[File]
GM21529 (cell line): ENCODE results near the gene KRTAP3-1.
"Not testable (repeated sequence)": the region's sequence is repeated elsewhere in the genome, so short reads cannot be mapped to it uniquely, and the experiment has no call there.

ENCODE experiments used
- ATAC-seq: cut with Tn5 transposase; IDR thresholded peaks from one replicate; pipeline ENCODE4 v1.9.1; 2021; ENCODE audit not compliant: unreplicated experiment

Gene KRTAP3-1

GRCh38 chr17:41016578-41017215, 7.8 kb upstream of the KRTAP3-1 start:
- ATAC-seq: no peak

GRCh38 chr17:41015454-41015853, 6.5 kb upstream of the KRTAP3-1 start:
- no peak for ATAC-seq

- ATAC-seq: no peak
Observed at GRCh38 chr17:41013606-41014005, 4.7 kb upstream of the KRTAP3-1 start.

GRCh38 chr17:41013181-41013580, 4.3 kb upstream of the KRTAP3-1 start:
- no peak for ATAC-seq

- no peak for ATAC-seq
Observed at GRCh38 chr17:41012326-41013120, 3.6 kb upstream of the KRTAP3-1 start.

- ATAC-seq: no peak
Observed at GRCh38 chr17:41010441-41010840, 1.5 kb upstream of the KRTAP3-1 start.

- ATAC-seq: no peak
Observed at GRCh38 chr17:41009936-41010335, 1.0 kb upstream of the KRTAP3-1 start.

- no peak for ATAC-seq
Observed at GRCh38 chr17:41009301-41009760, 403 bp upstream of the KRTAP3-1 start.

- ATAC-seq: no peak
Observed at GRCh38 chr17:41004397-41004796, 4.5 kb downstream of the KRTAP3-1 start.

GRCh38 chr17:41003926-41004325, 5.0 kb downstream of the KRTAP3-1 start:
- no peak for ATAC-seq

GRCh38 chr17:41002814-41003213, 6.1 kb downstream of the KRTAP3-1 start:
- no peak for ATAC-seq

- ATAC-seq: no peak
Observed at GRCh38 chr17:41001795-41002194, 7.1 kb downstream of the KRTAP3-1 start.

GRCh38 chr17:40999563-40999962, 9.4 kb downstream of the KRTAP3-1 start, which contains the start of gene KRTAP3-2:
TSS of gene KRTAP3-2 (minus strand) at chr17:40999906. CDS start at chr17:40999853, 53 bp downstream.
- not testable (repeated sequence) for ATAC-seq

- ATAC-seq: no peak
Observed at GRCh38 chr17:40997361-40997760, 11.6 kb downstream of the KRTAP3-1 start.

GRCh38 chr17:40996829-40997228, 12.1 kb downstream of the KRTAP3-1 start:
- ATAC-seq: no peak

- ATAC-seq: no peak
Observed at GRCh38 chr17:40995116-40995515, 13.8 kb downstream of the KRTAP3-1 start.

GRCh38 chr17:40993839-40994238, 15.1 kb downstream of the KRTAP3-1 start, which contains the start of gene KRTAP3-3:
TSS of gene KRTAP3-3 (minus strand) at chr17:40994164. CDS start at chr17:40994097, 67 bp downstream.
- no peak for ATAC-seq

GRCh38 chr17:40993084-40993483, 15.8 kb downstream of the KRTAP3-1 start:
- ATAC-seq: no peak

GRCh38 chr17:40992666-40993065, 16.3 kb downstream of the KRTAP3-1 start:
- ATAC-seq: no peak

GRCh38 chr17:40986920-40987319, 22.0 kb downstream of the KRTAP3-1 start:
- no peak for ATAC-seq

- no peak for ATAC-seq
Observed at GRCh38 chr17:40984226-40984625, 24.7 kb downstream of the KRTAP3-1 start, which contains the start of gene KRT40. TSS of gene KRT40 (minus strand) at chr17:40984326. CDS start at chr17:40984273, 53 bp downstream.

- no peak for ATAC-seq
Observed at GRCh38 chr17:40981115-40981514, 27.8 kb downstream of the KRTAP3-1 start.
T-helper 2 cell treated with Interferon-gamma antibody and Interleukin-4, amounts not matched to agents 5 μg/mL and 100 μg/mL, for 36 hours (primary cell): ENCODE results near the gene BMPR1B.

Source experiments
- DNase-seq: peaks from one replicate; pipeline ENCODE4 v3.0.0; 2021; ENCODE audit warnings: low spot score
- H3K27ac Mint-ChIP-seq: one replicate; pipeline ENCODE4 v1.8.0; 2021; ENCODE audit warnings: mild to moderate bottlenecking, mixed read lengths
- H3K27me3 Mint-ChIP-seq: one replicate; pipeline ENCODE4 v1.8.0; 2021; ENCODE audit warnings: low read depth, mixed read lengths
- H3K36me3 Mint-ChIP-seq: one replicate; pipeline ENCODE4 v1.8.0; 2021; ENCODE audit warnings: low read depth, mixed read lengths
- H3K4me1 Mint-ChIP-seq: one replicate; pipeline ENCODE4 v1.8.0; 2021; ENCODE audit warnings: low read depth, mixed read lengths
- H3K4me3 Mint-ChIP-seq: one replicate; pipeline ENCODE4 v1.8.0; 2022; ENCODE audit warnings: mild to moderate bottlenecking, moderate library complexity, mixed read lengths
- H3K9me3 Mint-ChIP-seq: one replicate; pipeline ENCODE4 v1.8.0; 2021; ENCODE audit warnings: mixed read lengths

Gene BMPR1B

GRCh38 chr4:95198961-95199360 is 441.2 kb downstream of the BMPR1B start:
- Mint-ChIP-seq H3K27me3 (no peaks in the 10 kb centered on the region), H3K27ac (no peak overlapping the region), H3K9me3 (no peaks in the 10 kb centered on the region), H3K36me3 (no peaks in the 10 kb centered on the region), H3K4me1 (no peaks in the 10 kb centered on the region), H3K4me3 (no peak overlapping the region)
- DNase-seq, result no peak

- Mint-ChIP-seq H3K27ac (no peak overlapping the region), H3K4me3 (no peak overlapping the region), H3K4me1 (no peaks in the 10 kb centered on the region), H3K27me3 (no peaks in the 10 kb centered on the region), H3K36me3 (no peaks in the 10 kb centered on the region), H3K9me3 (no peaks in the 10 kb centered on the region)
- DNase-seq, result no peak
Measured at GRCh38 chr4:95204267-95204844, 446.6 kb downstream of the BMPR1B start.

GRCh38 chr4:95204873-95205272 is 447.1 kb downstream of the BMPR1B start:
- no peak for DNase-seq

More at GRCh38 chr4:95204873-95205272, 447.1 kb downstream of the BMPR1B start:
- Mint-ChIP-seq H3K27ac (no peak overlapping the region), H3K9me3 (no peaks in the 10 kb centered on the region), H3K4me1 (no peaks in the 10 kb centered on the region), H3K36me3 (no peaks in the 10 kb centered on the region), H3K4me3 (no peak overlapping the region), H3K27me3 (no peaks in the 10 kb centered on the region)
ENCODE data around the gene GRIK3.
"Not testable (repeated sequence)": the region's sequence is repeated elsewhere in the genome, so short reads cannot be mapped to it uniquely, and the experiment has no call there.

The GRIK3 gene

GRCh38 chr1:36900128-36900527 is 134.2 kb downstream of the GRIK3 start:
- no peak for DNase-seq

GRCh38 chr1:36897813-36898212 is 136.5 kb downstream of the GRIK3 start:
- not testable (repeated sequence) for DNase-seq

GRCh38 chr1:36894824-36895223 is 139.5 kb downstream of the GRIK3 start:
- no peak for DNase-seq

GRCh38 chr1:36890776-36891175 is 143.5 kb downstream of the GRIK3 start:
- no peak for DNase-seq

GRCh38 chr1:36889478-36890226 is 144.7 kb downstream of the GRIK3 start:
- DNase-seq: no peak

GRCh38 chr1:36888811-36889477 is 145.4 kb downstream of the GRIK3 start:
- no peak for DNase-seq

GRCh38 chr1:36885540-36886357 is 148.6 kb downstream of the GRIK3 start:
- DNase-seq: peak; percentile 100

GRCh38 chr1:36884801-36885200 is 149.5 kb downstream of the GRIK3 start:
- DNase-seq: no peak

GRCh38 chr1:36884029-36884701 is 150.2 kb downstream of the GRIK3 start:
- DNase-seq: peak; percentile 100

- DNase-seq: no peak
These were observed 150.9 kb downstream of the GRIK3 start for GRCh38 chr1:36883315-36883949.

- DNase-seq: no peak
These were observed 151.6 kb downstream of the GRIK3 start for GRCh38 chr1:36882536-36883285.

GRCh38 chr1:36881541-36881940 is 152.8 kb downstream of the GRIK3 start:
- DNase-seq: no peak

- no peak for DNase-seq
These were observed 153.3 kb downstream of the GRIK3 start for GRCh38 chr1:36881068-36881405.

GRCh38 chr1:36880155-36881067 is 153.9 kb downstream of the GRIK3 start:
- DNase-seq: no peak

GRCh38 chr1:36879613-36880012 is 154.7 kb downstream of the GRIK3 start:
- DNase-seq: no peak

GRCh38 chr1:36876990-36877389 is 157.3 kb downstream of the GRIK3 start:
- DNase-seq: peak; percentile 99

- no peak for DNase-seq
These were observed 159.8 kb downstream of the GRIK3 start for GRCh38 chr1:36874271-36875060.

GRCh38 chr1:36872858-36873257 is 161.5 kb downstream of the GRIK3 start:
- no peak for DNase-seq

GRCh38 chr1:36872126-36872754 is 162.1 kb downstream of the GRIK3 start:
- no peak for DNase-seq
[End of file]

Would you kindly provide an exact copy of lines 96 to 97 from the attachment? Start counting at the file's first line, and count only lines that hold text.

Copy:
These were observed 151.6 kb downstream of the GRIK3 start for GRCh38 chr1:36882536-36883285.

GRCh38 chr1:36881541-36881940 is 152.8 kb downstream of the GRIK3 start: